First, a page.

Film Review: Female Trouble and Male Troublemaking in “The Banshees of Inisherin” and “Aftersun”
By Peter Keough
Both of these films explore the theme of difficult males and resilient, caregiving females.
Though Martin McDonagh’s raunchy, rollicking revue of dark Irish stereotypes The Banshees of Inisherin and Charlotte Wells’s exquisite and elliptical palimpsest Aftersun don’t seem to have much in common (dense Celtic accents, childhood trauma, water imagery, excellent soundtracks, damaged extremities), they both explore the theme of troubled males and resilient, caregiving females.
In McDonagh’s film, Pádraic (Colin Farrell, genial and slow-witted with eyebrows that threaten to run off with his face), a native of the title fictitious Irish island (the film is shot on Inishmore and Achill Island on the west coast of Ireland) would seem at first to be pursuing a safe and dull life, free of skidding into too much macho folly. But that dullness turns out to undo his friendship with Colm (Brendan Gleeson ), his oldest and best friend. Knocking on Colm’s cottage door one afternoon to invite him to join him at the pub as has been their daily ritual, Pádraic is surprised when his friend ignores him.
He is more dismayed when Colm shows up at the pub and won’t sit next to him. Has Pádraic done or said something offensive to him, perhaps when drunk, and forgotten about it? No it’s not that, Colm tells him, but he won’t explain why he is spurning him. Soon their falling out is one of the biggest controversies on the island — which says a lot, since it is 1923 and gunfire from the ongoing Irish Civil War can be heard from the mainland across the water. Finally, tired of Pádraic’s ceaseless badgering about the “row,” Colm tells him he doesn’t want anything to do with him because he’s boring.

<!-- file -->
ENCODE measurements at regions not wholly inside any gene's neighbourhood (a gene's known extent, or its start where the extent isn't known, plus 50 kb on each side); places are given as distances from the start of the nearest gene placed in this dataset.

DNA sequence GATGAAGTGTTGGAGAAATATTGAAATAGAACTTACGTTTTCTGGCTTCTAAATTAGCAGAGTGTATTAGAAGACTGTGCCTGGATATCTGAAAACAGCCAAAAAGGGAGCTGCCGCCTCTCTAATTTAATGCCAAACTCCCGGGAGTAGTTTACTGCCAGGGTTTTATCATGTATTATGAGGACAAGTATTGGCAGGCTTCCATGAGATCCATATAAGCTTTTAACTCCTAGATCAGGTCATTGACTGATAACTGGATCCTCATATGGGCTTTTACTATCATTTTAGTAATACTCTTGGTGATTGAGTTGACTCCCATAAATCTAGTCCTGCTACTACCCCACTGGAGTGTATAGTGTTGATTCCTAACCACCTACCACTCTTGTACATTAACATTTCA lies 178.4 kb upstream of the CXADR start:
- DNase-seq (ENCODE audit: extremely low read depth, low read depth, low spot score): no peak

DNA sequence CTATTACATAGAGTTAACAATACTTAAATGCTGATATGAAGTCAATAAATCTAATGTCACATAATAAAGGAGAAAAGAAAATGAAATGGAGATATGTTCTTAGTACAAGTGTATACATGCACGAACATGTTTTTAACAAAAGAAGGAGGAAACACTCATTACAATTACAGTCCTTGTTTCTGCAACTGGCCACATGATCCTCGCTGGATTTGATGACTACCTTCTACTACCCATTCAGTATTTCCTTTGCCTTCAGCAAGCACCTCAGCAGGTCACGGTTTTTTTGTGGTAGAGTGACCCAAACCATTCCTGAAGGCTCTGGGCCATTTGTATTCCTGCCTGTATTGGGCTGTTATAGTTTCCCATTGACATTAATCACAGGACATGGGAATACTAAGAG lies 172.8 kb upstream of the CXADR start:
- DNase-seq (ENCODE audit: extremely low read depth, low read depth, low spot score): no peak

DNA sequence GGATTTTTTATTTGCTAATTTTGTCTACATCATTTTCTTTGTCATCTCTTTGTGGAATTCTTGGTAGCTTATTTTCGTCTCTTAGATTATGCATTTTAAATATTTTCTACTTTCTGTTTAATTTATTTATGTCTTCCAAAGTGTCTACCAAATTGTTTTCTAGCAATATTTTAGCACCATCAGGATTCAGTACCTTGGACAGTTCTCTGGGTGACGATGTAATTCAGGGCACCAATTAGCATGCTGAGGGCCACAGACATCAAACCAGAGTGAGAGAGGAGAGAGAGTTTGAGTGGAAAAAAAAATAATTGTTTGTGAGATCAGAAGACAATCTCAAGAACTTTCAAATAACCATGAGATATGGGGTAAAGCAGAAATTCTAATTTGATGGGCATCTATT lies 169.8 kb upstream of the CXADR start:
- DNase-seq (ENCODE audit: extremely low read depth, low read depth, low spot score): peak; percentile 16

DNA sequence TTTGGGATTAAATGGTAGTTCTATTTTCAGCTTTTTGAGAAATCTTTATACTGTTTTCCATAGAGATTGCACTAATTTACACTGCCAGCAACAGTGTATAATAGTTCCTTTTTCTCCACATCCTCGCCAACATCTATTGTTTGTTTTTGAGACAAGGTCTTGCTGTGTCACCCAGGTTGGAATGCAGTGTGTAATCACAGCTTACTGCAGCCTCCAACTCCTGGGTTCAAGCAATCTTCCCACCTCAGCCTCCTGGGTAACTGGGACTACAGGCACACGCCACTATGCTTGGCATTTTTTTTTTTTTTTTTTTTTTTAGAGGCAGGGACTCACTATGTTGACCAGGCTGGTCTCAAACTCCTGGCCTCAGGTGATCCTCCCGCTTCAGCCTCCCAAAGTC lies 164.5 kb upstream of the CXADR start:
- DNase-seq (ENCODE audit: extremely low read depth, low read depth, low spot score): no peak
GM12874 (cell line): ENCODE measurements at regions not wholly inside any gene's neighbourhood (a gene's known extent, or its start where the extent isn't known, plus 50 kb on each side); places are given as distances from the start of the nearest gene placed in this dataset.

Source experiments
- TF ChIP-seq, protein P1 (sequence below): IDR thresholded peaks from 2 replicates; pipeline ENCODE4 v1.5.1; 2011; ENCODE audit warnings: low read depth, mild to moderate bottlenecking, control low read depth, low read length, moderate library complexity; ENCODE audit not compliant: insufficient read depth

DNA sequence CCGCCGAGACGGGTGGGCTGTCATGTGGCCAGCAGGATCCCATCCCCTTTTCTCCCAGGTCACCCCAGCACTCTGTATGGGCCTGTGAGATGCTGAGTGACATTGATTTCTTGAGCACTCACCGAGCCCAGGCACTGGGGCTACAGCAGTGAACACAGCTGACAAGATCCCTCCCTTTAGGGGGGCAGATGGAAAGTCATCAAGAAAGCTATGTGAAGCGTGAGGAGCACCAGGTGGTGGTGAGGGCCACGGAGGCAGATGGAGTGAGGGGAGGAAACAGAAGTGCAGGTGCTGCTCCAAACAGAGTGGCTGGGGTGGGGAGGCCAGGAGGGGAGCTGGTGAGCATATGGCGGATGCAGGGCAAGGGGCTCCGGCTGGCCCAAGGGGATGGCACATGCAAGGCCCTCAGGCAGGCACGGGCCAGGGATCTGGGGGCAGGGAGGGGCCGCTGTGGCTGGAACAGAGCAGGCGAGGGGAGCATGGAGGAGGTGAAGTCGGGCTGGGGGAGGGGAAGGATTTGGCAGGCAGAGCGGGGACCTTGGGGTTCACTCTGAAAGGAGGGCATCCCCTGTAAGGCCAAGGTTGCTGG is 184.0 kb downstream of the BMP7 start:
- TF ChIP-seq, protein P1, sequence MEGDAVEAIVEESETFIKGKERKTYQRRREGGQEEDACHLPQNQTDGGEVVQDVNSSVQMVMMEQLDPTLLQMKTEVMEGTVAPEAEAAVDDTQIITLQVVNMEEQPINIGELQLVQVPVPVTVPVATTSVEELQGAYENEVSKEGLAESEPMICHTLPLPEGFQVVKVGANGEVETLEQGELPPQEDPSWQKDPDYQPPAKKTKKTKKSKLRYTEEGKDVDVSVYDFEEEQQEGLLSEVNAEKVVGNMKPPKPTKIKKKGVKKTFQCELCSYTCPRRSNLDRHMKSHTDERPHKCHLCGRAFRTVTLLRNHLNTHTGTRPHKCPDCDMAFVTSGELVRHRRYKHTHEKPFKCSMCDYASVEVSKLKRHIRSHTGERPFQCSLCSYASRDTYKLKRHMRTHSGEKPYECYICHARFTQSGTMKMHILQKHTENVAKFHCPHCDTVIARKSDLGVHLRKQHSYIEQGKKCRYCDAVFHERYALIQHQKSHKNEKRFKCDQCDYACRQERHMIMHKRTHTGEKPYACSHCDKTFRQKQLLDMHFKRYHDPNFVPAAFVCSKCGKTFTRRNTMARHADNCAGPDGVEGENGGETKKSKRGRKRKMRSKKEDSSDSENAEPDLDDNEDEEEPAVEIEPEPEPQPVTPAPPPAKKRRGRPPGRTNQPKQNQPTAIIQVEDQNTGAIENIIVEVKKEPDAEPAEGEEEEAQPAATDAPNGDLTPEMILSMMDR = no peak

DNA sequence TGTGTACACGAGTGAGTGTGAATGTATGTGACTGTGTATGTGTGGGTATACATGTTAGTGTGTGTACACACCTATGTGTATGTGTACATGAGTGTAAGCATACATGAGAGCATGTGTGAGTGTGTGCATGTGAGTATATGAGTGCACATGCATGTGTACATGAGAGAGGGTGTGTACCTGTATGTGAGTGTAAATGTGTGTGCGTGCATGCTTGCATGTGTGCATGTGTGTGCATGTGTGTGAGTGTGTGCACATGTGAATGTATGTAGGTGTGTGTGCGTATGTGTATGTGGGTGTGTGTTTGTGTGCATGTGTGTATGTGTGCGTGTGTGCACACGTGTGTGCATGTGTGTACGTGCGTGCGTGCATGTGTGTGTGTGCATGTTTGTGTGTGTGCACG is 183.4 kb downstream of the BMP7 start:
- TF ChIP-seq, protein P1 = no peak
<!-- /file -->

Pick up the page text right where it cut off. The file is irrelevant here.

Not one to take a hint, Pádraic persists. Colm, a violinist who composes and collects folk songs, tries to explain that at his age he can’t waste any more time listening to Pádraic tell stories about the strange things his miniature donkey ate (the animals in the cast tend to outshine the humans) or similar nonsense. He has music to write, deep thoughts to think. He can’t afford to be nice. Do you remember anyone nice from the 17th century? he asks. Was Mozart nice?
Mozart, as Pádraic’s sister Siobhán (Kerry Condon in one of the outstanding supporting performances of the year) gently points out to Colm, lived in the 18th, not the 17th century. It is a familiar role for her, correcting men, usually her brother, when they are wrong, pigheaded, self-destructive, or foolish, while at the same time reassuring them that they are none of those things. But she can mollify neither man. And as their irrationality escalates so do McDonagh’s narrative extravagances, and he falls back on the gruesome, sometimes gratuitous, and contrived devices that are his trademark.,
Colm tells Pádraic that he will cut off a finger each time he accosts him, an odd ultimatum if he is serious about playing the violin. When sSpoiler warning] a beloved animal chokes after eating severed digits, Pádraic vows to burn Colm’s house down. It makes metaphorical sense, perhaps, and their squabble, like that of the “weasels fighting in a hole” of Yeats’s poem “1919” might serve as a microcosm for the sordid, internecine warfare on the mainland — the origin of the Troubles that would plague Ireland for decades to come.